It’s frustrating to see a nuanced review of a book, film etc., which ends with a clunky “3 stars – give it a go”. Giving something a “score” implies that the quality of a film, game or other piece of art is something that can be tested objectively – that the review is an unquestionable fact rather than one person’s opinion. We use the same system for reviews that I had for spelling tests at primary school.

The star rating “system” for films also annoys me. TV listings magazines are the worst for this, as their reviews usually come complete with a patronising “explanation” of what the ratings mean – does anyone really need telling that * means “don’t bother” while ***** is “unmissable”?

A star rating may tell you whether a film is “good” or not, but it gives you no information of any use when deciding which film to see. Roger Ebert gave 4 out of 4 stars to both Brokeback Mountain and Toy Story, but I’m pretty sure there are a lot of people out there who would enjoy one but not the other.

Percentage ratings are even worse. I’m reminded of a game called Mayhem in Monsterland on the C64. It was released in 1993, right at the end of the machine’s commercial life, when most games publishers had already abandoned it and Commodore itself teetered on the edge of bankruptcy. It was an amazing last hurrah for the platform though, pushing the venerable 8-bit machine graphically in ways previously considered impossible.

Why do I mention this here? Because Commodore Format magazine, in their wisdom gave it 100%. Now, considering that CF had been running a “diary of a game” about Mayhem for many months beforehand, this score may not have been entirely impartial.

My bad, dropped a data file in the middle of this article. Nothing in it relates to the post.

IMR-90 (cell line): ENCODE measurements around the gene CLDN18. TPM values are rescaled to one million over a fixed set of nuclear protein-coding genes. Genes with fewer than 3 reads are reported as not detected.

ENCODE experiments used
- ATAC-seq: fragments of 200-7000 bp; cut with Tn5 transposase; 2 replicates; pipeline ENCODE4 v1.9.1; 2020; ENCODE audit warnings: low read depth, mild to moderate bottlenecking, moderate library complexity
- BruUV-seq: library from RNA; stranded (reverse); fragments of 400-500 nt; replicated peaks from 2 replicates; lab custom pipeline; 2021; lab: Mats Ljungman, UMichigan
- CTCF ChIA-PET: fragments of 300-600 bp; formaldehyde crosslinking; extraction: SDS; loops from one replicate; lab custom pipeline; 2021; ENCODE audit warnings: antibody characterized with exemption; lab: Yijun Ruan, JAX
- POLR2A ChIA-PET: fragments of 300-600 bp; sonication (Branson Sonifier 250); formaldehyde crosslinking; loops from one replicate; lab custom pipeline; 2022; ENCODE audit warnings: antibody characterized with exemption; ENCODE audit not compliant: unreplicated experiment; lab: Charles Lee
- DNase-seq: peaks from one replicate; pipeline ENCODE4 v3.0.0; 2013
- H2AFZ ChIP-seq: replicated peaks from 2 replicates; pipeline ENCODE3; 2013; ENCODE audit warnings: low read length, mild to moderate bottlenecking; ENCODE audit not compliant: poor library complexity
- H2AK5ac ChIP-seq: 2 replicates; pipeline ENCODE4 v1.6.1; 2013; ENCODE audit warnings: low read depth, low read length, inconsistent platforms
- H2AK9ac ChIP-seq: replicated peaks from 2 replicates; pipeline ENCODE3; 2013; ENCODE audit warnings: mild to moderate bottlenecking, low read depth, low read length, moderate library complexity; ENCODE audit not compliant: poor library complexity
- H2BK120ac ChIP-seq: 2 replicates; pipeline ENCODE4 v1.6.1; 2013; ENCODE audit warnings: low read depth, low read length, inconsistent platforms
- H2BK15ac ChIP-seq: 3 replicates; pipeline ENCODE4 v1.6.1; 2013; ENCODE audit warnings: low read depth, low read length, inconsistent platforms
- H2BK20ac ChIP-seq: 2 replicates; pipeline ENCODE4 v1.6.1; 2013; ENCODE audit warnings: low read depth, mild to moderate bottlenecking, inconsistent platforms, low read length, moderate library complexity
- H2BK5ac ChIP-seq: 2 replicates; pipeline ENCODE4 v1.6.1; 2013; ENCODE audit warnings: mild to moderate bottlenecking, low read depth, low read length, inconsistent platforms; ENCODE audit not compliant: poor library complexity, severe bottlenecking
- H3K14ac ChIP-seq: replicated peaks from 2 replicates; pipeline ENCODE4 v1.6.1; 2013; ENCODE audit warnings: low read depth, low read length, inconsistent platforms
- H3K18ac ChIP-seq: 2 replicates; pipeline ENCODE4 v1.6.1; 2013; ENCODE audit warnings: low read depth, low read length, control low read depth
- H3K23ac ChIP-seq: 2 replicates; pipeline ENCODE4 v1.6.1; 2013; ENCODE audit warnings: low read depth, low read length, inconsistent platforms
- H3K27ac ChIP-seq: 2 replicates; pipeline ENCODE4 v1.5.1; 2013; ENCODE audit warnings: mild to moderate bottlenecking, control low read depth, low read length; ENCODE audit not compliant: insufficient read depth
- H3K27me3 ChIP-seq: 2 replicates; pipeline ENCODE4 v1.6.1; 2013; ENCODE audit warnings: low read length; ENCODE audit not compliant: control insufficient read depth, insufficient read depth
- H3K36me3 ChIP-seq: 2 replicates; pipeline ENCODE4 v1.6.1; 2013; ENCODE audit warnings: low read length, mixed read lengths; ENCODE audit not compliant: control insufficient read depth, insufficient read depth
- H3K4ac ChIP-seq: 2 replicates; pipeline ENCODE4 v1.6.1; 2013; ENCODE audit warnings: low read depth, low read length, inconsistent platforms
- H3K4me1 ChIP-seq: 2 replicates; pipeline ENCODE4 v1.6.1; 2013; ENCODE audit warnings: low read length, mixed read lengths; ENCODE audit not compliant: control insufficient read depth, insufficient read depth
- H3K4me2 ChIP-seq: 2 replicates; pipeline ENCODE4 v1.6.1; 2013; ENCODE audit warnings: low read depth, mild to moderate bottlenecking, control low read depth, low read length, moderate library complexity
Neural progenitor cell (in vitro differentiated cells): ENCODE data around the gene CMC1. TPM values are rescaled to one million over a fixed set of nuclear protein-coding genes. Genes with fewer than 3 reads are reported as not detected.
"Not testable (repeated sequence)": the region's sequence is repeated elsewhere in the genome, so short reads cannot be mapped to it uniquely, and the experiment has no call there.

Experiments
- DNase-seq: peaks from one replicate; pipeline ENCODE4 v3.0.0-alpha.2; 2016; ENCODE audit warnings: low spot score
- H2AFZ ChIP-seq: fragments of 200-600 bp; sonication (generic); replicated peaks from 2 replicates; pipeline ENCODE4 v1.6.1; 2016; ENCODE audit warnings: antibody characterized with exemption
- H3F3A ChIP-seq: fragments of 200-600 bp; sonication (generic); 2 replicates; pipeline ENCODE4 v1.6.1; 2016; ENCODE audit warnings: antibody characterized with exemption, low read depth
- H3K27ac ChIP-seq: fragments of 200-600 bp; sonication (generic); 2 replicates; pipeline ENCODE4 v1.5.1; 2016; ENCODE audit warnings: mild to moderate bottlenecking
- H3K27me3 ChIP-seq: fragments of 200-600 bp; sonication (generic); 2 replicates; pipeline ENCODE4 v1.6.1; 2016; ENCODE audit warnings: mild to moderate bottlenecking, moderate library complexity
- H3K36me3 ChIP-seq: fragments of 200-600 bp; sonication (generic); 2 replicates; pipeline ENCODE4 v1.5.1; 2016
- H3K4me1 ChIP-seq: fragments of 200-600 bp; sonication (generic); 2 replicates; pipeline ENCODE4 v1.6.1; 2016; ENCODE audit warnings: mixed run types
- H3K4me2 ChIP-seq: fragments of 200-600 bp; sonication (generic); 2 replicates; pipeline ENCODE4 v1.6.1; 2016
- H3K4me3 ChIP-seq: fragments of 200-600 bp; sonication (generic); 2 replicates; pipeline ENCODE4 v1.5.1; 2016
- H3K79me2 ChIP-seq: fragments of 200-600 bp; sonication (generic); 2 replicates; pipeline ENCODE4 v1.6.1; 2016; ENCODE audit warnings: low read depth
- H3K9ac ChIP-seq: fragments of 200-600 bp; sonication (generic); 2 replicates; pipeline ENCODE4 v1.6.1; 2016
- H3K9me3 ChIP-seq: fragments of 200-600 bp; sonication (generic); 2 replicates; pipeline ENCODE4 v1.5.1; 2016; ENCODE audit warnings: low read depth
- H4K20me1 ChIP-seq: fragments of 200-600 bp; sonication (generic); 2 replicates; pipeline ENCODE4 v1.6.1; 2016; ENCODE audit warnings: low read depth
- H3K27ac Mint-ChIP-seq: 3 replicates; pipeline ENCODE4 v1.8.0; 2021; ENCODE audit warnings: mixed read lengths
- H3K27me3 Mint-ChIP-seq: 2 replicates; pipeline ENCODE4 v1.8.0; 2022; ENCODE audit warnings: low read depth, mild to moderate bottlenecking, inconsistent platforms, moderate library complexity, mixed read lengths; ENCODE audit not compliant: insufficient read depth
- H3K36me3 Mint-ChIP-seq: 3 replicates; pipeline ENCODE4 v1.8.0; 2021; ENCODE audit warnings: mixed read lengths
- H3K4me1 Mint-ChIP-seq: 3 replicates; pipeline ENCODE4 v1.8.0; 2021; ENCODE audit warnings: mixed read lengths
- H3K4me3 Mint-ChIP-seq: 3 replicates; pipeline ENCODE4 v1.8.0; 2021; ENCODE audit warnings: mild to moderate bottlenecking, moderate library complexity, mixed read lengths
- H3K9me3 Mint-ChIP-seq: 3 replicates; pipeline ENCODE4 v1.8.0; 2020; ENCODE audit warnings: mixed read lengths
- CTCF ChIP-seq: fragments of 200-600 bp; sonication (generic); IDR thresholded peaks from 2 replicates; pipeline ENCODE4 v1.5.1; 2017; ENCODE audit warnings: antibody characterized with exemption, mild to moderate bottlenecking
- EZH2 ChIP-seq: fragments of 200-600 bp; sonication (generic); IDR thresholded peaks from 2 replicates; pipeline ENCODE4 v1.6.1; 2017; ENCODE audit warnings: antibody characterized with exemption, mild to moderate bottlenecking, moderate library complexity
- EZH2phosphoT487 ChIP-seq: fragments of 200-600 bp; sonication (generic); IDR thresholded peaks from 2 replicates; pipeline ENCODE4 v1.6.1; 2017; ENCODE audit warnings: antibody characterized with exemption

But think about what that 100% implies – was the reviewer suggesting that no game can ever be better than it? That every C64 gamer (even those who preferred RPGs or sports simulators) would enjoy the game? It’s an absolutely meaningless number.

Read the reviews by all means, but if there’s a score, ignore it – it’s not useful.

5th August 2011

Captain Competition
Posted by at 10.32pm | Films | 2 responses

So I went to see Captain America tonight. Wow, Chris Evans has really changed, hasn’t he? Hard to believe that it’s the same person as the scrawny geeky guy who presented The Big Breakfast every morning. He’s done well for himself.

I won’t spoil the plot, but my favourite part of the whole film was the moment where half the people in the cinema pointed at the screen and whispered to the person next to them, “this is the part they filmed in Liverpool!” – seriously, it’s disguised really well, with New York skylines digitally inserted into the background, but as someone who travelled to school along the Dock Road on a daily basis for six years, the imposing outline of Stanley Dock Warehouse was instantly noticeable.

I’m not a fan of 3D films, but the effect here wasn’t appalling – and yes, there was one moment where I flinched because I thought something was flying at me. I’m probably slightly less anti-3D now than I was a few hours ago. I remain unconvinced that it’s anything more than a gimmick to sell tickets, without adding anything to the film.

So anyway, yeah, it’s a film that’s out now.

2nd November 2010

Antisocial Behaviour
Posted by at 9.40pm | Films | 1 response